An aide to the upper chamber’s top Republican, Sen. Mitch McConnell of Kentucky, said GOP senators have a few floor tricks up their collective sleeve.
“If there’s not unanimous consent to have a vote,” the GOP aide said, “Sen. Reid can file cloture on the nomination — that hasn’t changed.”
But other congressional sources kept noting that is a long shot since it would require a large part of the caucus to block two individuals whom most in Washington believe are well-qualified for the Pentagon’s No. 2 and No. 3 civilian posts.
What’s more, the new rules take away most of the tactics once available to a minority party. For instance, before Reid “went nuclear,” 61 votes were needed to kill the threat of a filibuster. Now, that number is 51; there are 53 Democrats in the Senate and two independents who caucus with them for a total of 55.
A Democratic aide told Defense News on Wednesday that “the rules change means the procedural steps to what has to happen to get nominees confirmed is largely the same, but vote numbers are not the same.”
“The majority now only needs 51 senators to break a filibuster,” the Democratic aide said. “So you can still filibuster, or try to.
“Practically, the new rules mean [McCain] could throw out procedural hurdles to take up floor time and make Majority Leader Reid make decisions about how to use precious floor time,” the Democratic aide said. “But, practically, that’s about it.”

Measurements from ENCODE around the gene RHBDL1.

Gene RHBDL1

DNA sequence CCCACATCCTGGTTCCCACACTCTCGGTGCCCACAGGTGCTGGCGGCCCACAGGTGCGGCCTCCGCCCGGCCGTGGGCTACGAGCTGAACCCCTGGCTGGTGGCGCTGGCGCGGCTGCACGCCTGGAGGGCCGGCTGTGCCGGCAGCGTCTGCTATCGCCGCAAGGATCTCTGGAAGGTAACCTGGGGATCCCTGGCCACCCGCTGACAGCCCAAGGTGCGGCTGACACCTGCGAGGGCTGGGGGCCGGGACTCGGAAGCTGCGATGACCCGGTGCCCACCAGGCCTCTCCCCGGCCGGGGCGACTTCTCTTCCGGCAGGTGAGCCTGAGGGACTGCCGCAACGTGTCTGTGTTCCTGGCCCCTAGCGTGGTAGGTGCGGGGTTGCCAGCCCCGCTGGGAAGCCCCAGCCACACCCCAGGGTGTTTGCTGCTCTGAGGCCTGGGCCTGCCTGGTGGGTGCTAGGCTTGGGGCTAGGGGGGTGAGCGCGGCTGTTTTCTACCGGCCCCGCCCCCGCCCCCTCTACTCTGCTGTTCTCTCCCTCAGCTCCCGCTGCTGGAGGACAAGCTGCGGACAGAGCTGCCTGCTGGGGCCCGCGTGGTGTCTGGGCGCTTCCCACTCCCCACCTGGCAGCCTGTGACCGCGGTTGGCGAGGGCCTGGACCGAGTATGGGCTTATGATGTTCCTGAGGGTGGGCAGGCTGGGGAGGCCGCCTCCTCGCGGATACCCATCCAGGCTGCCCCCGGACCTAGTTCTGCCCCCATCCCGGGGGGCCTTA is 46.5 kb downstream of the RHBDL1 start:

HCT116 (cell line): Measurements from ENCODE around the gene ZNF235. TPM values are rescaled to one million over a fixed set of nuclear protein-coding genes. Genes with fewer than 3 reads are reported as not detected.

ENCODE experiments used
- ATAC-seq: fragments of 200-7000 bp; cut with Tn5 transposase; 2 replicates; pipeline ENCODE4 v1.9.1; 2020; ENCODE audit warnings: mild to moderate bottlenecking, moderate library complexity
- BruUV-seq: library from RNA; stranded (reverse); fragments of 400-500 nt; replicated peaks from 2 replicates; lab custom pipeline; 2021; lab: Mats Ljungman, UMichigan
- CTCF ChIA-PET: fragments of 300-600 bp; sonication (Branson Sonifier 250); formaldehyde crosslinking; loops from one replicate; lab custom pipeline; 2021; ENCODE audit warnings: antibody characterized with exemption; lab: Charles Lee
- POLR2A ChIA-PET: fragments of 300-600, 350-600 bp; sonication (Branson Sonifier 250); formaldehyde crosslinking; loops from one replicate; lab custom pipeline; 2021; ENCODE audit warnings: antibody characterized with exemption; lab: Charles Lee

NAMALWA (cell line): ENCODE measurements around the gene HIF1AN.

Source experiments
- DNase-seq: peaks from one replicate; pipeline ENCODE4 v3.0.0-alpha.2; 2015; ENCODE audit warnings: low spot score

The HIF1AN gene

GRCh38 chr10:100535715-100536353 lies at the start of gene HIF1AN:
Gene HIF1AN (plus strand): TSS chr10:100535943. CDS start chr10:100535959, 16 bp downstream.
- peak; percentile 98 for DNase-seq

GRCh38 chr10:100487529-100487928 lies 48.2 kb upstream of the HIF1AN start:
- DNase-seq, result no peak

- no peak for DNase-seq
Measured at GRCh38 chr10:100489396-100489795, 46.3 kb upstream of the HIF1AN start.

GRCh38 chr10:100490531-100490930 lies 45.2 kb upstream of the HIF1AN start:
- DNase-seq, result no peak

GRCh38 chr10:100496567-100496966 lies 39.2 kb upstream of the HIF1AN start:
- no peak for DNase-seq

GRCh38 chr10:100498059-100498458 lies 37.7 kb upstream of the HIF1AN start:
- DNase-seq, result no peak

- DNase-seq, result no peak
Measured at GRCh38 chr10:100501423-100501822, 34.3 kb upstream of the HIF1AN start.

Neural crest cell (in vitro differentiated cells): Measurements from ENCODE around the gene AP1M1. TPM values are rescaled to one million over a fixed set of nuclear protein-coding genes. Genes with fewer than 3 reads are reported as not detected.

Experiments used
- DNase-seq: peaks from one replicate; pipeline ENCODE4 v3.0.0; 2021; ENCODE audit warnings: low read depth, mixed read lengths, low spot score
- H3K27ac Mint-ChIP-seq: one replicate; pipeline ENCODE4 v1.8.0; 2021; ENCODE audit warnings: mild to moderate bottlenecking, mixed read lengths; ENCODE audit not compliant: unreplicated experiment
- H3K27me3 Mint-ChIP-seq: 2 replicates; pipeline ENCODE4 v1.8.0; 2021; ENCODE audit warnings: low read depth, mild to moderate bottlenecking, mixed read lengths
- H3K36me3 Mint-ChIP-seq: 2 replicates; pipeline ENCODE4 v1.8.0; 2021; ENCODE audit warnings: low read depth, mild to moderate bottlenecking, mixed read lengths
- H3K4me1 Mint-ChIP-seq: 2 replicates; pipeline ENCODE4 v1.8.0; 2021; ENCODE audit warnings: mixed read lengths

Another Democratic aide said if McCain does object to a motion to move to an up-or-down vote on either nomination, Reid simply can file a cloture motion to move to a final vote.
Since the Democrats have the required 51 votes, cloture would be invoked and a final vote could then take place, perhaps immediately. McCain would have no further options to block the nomination at that point, aides said.
A late-November Congressional Research Service report echoes the Democratic aides.
CRS noted that “disputed nominations,” such as with Work and Wormuth, “will likely continue to be debated on the floor, as unanimous consent is still required to limit debate time through any means other than cloture.”
But the report points out that “the effectiveness of a hold, however, ultimately has been grounded in the power of the senator placing the hold to filibuster the nomination and the difficulty of invoking cloture.”
“Invoking cloture is now easier because the support of fewer Senators is necessary,” CRS found. “It is possible that such nominations might receive greater scrutiny at the committee stage.”
That means assuaging McCain’s concerns, and convincing him to, as the Pentagon no doubt would prefer, lift the holds, largely falls on one of his oldest Senate colleagues and friends: Senate Armed Services Committee Chairman Sen. Carl Levin, D-Mich.
A Levin aide said the veteran chairman “has always taken the nominations process and making sure his members get their legitimate questions answered very seriously — and that doesn’t change with the new rules.”
A McCain aide signaled his boss is aware his hold is limited under the new rules.
The aide said McCain is “obviously realistic about the prospects of holding them now that the Senate has gone nuclear.” ■